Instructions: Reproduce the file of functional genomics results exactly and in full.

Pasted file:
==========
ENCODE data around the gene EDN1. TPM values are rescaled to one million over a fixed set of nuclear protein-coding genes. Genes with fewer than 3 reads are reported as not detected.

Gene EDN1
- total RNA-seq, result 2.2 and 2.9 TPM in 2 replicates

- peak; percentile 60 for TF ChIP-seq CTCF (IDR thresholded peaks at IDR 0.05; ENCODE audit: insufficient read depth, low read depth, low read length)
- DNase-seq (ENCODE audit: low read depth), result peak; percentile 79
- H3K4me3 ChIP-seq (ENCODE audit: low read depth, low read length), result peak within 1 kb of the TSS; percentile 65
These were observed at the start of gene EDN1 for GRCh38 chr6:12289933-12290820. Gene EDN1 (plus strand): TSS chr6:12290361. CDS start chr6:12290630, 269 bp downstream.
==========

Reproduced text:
ENCODE data around the gene EDN1. TPM values are rescaled to one million over a fixed set of nuclear protein-coding genes. Genes with fewer than 3 reads are reported as not detected.

Gene EDN1
- total RNA-seq, result 2.2 and 2.9 TPM in 2 replicates

- peak; percentile 60 for TF ChIP-seq CTCF (IDR thresholded peaks at IDR 0.05; ENCODE audit: insufficient read depth, low read depth, low read length)
- DNase-seq (ENCODE audit: low read depth), result peak; percentile 79
- H3K4me3 ChIP-seq (ENCODE audit: low read depth, low read length), result peak within 1 kb of the TSS; percentile 65
These were observed at the start of gene EDN1 for GRCh38 chr6:12289933-12290820. Gene EDN1 (plus strand): TSS chr6:12290361. CDS start chr6:12290630, 269 bp downstream.